(A dialog between two extraterrestrials entering a new, unexplored solar system. Translated from their native Hexa-Dimensional Hru-ru)

“Captain, we examined the gas planet with the fantastic rings.”
“Gina 954?”
“Yes. No biomarkers, even though it seems perfect for life: mostly hydrogen and helium, with traces of methane, ammonia and water. Temperature is minus 279 Fahrenheit, windspeeds 1,100 miles an hour.”
“Sounds like heaven. Damn! We’re were so close.”
“What about the planet with giant red spot?”
“Pretty much the same atmosphere as Gina 954. Lots of radiation, though. Again, so close but yet so far.”
“And the one further out, the rocky planet we passed on the way in?”
“It’s too small to be a planet.”
“But I think it should be called a planet.”
“Well, according to the rules, it’s a dwarf planet. We can’t call it a true planet.”
“It’s still a planet to me.”
“Our leaders have spoken: Dwarf planet.”
“We’ll see about that.”
“Whatever, sir.”
“But no atmosphere?”
“No breathable hydrogen or ammonia.”
“What’s after the planet with the big red spot?”
“Asteroid belt, probably the debris from early solar system formation that never coalesced into a planet. Four planets after that. One too close to its star. The next a hot cauldron of sulfuric acid. One dusty red one just after the asteroid belt.”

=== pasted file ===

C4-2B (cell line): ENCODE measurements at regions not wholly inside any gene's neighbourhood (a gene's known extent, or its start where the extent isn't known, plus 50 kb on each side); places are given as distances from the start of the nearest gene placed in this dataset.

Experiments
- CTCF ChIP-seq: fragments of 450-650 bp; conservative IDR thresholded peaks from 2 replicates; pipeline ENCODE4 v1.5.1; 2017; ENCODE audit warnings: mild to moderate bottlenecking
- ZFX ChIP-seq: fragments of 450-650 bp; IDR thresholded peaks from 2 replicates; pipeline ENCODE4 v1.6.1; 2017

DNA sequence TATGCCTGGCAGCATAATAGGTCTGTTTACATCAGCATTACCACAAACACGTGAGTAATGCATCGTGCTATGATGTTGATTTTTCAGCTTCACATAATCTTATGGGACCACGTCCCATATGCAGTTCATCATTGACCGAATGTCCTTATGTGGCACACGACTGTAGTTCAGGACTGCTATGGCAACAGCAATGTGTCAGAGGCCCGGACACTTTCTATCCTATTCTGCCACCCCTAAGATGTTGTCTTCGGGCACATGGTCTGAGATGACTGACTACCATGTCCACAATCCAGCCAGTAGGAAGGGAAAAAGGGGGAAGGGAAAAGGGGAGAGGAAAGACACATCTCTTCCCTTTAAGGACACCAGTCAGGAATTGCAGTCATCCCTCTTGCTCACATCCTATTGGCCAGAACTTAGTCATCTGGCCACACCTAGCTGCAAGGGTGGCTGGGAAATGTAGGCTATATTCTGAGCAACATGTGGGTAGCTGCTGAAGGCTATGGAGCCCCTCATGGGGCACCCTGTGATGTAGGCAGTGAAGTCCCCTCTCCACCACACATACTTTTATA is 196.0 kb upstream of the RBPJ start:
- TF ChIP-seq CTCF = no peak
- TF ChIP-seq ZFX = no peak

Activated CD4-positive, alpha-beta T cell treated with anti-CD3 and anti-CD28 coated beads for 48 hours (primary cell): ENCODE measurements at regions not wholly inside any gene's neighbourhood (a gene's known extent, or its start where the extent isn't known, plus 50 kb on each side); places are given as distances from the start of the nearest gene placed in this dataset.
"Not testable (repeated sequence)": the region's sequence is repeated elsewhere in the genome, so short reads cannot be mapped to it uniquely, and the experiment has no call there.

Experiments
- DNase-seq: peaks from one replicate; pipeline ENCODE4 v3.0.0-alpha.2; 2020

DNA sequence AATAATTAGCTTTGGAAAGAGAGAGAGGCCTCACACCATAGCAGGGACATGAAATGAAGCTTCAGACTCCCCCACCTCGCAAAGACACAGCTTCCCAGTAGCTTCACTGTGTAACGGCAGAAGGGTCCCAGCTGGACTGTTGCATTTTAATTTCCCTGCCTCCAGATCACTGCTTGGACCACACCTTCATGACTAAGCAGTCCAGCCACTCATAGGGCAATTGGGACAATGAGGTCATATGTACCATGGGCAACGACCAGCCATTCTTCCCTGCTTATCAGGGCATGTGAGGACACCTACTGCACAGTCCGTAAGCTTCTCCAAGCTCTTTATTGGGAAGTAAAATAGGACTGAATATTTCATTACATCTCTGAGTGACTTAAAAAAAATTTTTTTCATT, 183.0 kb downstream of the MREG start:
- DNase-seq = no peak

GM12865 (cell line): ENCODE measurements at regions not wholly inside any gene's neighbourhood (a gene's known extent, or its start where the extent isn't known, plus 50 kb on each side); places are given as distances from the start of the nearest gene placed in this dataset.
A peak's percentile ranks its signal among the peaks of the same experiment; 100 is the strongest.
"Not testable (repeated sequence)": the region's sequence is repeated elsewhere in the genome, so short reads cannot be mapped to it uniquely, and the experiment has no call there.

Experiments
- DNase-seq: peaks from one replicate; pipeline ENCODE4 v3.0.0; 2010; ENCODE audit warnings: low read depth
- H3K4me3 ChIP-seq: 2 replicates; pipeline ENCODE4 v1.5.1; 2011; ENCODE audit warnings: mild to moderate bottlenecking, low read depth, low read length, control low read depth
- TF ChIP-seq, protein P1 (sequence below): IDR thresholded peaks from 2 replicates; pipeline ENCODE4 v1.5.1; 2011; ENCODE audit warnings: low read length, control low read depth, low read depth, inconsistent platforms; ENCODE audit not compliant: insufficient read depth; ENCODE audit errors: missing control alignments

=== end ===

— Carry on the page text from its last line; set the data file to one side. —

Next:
“You said four planets.”
“The third out is just a pale blue dot. Not a chance of life there.”
“How can you be so sure?”
“Spectral analysis shows that the atmosphere is composed of corrosive oxygen, nitrogen and a lot of carbon dioxide.”
“Covered with liquid and frozen water. Average temperature about 70 degrees Fahrenheit. Insufferable. Lots of electromagnetic radiation coming off it, but we think it’s generated off the magnetic fields from the iron core. Just static … can’t make any sense of it.”
“Anything else worth looking at?”
“Naw. We might as well turn around. This solar system is dead, dead, dead.”
“Boy, preliminary analysis showed a lot of promise, and now, nothing. We might have to revise our ideas about the universe being full of life.”
“I know. Our calculations seemed so right.”
“Life should be everywhere.”
“Exactly. So where is everybody?”

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